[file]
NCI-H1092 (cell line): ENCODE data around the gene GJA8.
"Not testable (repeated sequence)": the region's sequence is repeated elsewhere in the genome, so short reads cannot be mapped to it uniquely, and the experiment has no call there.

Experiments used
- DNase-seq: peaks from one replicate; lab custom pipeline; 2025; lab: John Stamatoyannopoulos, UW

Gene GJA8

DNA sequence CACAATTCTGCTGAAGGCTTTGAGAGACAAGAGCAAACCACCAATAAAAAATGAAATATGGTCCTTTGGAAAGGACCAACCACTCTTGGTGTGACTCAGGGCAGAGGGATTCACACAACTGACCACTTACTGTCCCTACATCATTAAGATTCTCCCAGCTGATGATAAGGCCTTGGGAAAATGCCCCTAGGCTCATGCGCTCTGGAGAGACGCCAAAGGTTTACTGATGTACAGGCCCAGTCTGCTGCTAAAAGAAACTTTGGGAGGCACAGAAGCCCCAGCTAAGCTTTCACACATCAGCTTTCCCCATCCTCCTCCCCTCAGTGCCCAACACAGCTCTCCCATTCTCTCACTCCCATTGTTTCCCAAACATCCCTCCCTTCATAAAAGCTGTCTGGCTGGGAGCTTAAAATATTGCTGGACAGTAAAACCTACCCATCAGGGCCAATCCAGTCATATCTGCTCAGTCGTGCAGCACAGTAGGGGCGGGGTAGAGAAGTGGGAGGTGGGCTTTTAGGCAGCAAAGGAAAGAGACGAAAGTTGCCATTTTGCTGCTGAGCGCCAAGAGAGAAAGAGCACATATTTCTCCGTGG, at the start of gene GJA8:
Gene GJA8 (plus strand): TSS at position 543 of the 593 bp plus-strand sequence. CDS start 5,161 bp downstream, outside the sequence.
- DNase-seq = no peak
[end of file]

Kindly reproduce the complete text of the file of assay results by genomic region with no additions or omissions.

NCI-H1092 (cell line): ENCODE data around the gene GJA8.
"Not testable (repeated sequence)": the region's sequence is repeated elsewhere in the genome, so short reads cannot be mapped to it uniquely, and the experiment has no call there.

Experiments used
- DNase-seq: peaks from one replicate; lab custom pipeline; 2025; lab: John Stamatoyannopoulos, UW

Gene GJA8

DNA sequence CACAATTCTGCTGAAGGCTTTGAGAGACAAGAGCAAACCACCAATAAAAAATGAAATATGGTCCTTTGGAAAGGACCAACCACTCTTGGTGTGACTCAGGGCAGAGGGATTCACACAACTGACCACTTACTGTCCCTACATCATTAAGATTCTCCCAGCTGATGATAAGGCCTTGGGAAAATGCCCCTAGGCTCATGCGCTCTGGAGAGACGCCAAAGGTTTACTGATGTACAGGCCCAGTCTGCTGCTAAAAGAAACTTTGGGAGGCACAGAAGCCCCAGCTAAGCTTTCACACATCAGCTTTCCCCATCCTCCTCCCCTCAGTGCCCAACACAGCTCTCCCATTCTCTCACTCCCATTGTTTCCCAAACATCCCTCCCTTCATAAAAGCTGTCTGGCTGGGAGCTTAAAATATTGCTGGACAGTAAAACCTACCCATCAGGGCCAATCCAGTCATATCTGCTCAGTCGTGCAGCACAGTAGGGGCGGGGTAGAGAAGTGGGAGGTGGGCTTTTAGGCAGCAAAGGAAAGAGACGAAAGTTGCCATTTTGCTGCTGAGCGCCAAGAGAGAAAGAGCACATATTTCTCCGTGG, at the start of gene GJA8:
Gene GJA8 (plus strand): TSS at position 543 of the 593 bp plus-strand sequence. CDS start 5,161 bp downstream, outside the sequence.
- DNase-seq = no peak